The most common servers are scriptable applications and scriptable parts of the Mac OS, such as the Finder and the System Events application (located in /System/Library/CoreServices). You can read more about script editors and scriptable applications in AppleScript Overview.

Responding to Apple Events

Your application should be prepared to respond to Apple events sent by the Mac OS, as well as to other Apple events the application supports. An Apple event typically contains information that specifies the target application, the action to perform, and optionally the objects on which to operate. For example, Figure 1-2 shows an open documents Apple event sent by Mac OS X to the AppleWorks application. This type of Apple event provides a list of files for the target application to open.

Figure 1-2  The Mac OS sending an open documents Apple event
The Mac OS sending an open documents Apple event

For an application to handle a specific Apple event such as the open documents event, it must register with the Apple Event Manager a function that handles events of that type. The Apple Event Manager dispatches a received Apple event to the handler registered for it. An Apple event handler is an application-defined function that extracts pertinent data from an Apple event, performs the requested action, and if necessary, returns a result.

How to Use Apple Events

The steps your application takes in working with Apple events will differ, depending on whether it is responding to Apple events or creating and sending them.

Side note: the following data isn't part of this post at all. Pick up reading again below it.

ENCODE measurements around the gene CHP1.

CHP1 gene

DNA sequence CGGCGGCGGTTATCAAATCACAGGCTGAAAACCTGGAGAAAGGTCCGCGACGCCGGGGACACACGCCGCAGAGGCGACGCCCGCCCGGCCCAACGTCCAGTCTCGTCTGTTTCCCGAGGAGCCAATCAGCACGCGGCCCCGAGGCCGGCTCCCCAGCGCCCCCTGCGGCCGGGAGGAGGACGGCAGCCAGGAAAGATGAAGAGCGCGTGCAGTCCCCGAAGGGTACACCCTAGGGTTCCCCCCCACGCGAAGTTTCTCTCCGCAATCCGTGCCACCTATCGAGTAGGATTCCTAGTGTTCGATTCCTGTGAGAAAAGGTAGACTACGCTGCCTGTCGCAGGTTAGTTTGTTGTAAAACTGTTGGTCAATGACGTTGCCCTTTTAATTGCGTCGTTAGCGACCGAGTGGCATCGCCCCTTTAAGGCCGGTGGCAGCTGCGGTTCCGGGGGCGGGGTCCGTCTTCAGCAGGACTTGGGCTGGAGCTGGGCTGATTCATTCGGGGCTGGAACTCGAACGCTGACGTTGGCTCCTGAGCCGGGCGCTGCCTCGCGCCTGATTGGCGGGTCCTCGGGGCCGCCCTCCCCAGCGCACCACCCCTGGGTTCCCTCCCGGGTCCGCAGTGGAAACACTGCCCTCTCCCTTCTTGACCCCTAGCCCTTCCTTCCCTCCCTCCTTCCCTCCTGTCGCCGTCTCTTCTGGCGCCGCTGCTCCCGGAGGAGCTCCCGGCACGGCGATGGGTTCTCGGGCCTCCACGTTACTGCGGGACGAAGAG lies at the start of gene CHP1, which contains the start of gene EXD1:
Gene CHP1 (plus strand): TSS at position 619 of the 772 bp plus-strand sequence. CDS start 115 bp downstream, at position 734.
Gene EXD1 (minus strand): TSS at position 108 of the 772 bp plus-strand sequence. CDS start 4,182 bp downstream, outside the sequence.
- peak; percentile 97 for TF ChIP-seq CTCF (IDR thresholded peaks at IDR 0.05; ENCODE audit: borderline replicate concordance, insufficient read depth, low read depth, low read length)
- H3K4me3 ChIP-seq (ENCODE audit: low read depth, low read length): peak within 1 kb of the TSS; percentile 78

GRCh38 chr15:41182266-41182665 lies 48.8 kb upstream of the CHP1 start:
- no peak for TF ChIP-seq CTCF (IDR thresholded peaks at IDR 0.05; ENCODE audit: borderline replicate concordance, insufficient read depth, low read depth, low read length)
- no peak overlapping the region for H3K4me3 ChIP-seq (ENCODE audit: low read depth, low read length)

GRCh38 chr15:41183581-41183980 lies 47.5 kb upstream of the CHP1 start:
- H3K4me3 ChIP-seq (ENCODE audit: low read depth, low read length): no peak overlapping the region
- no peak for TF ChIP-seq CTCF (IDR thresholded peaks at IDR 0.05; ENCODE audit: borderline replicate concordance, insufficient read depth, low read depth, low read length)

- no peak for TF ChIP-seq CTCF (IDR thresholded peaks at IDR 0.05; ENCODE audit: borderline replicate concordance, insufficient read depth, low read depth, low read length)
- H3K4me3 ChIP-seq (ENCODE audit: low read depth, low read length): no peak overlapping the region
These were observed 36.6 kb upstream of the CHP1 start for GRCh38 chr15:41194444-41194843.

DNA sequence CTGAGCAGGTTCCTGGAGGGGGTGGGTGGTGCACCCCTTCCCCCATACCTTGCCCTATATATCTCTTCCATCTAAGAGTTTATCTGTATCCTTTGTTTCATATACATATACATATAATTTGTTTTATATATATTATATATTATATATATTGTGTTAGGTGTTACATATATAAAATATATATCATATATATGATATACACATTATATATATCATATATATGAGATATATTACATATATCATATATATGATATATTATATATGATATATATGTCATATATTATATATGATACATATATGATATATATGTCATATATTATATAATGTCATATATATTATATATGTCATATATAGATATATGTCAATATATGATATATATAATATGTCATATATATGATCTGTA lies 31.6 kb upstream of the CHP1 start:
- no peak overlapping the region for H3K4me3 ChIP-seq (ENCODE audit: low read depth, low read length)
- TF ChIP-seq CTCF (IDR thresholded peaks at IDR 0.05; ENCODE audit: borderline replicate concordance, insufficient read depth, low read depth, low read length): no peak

Steps for Responding to Apple Events

To respond to Apple events in your application, you perform steps like the following:

  • Determine which Apple events your application will support.

  • Make sure your application can receive Apple events and dispatch them to a function that can handle them.

    • Write functions that handle the Apple events you support.

    • Register the functions with the Apple Event Manager so it can dispatch events to them.

  • Call Apple Event Manager functions to extract information from received Apple events and locate specified items in your application.

  • Perform the actions specified by received Apple events.

  • If necessary, add information to a reply Apple event (sent to you as part of a received Apple event).

    If an error occurs, return an error code; you can also add error information to the reply event.

For guidelines and sample code for performing these steps, see Apple Event Dispatching and Responding to Apple Events.